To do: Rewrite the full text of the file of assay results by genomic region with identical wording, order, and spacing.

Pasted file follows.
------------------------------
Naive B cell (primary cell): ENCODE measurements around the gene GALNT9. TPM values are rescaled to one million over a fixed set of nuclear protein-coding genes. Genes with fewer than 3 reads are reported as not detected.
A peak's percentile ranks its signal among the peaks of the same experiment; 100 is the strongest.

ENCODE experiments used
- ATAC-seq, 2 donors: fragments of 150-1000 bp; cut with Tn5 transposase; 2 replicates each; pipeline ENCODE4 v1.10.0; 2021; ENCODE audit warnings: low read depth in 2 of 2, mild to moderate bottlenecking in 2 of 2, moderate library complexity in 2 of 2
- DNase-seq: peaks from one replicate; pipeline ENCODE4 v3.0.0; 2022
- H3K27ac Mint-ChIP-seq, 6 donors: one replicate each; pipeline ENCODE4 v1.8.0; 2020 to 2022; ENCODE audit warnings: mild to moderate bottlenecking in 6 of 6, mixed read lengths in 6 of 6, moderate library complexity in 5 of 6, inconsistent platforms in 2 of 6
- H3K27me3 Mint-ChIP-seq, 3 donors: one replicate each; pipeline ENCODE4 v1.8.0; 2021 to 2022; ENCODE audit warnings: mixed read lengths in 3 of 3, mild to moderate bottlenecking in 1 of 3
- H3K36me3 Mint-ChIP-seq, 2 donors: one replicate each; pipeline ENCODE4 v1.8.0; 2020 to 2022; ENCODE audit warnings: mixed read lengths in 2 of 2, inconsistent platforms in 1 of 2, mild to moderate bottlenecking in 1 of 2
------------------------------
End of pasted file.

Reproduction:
Naive B cell (primary cell): ENCODE measurements around the gene GALNT9. TPM values are rescaled to one million over a fixed set of nuclear protein-coding genes. Genes with fewer than 3 reads are reported as not detected.
A peak's percentile ranks its signal among the peaks of the same experiment; 100 is the strongest.

ENCODE experiments used
- ATAC-seq, 2 donors: fragments of 150-1000 bp; cut with Tn5 transposase; 2 replicates each; pipeline ENCODE4 v1.10.0; 2021; ENCODE audit warnings: low read depth in 2 of 2, mild to moderate bottlenecking in 2 of 2, moderate library complexity in 2 of 2
- DNase-seq: peaks from one replicate; pipeline ENCODE4 v3.0.0; 2022
- H3K27ac Mint-ChIP-seq, 6 donors: one replicate each; pipeline ENCODE4 v1.8.0; 2020 to 2022; ENCODE audit warnings: mild to moderate bottlenecking in 6 of 6, mixed read lengths in 6 of 6, moderate library complexity in 5 of 6, inconsistent platforms in 2 of 6
- H3K27me3 Mint-ChIP-seq, 3 donors: one replicate each; pipeline ENCODE4 v1.8.0; 2021 to 2022; ENCODE audit warnings: mixed read lengths in 3 of 3, mild to moderate bottlenecking in 1 of 3
- H3K36me3 Mint-ChIP-seq, 2 donors: one replicate each; pipeline ENCODE4 v1.8.0; 2020 to 2022; ENCODE audit warnings: mixed read lengths in 2 of 2, inconsistent platforms in 1 of 2, mild to moderate bottlenecking in 1 of 2